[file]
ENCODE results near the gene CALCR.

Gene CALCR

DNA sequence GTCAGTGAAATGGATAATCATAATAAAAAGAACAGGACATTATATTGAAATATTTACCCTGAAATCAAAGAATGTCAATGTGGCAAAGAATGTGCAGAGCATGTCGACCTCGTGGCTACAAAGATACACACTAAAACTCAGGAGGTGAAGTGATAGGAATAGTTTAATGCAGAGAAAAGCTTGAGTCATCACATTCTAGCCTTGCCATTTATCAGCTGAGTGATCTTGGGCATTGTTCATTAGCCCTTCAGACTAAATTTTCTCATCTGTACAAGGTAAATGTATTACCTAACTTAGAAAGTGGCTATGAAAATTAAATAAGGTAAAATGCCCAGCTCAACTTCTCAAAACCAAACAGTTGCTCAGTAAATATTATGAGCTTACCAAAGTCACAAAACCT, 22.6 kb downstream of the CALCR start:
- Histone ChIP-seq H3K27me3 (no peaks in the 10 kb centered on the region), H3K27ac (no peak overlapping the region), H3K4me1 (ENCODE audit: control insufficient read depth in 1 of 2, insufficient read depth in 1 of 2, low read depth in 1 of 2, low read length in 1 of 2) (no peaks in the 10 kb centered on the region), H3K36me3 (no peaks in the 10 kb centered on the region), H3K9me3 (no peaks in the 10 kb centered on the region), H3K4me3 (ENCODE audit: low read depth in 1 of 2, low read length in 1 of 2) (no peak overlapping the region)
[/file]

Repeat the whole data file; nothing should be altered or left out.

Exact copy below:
ENCODE results near the gene CALCR.

Gene CALCR

DNA sequence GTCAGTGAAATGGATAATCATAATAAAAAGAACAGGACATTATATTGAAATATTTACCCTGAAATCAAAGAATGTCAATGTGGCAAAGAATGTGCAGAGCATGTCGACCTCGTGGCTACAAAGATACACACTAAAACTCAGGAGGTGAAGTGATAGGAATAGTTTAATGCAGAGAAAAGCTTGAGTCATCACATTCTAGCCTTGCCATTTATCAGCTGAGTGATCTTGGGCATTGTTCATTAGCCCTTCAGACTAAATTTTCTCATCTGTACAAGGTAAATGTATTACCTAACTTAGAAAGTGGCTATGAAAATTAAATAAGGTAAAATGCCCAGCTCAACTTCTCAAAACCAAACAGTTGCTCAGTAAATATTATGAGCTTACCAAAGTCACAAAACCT, 22.6 kb downstream of the CALCR start:
- Histone ChIP-seq H3K27me3 (no peaks in the 10 kb centered on the region), H3K27ac (no peak overlapping the region), H3K4me1 (ENCODE audit: control insufficient read depth in 1 of 2, insufficient read depth in 1 of 2, low read depth in 1 of 2, low read length in 1 of 2) (no peaks in the 10 kb centered on the region), H3K36me3 (no peaks in the 10 kb centered on the region), H3K9me3 (no peaks in the 10 kb centered on the region), H3K4me3 (ENCODE audit: low read depth in 1 of 2, low read length in 1 of 2) (no peak overlapping the region)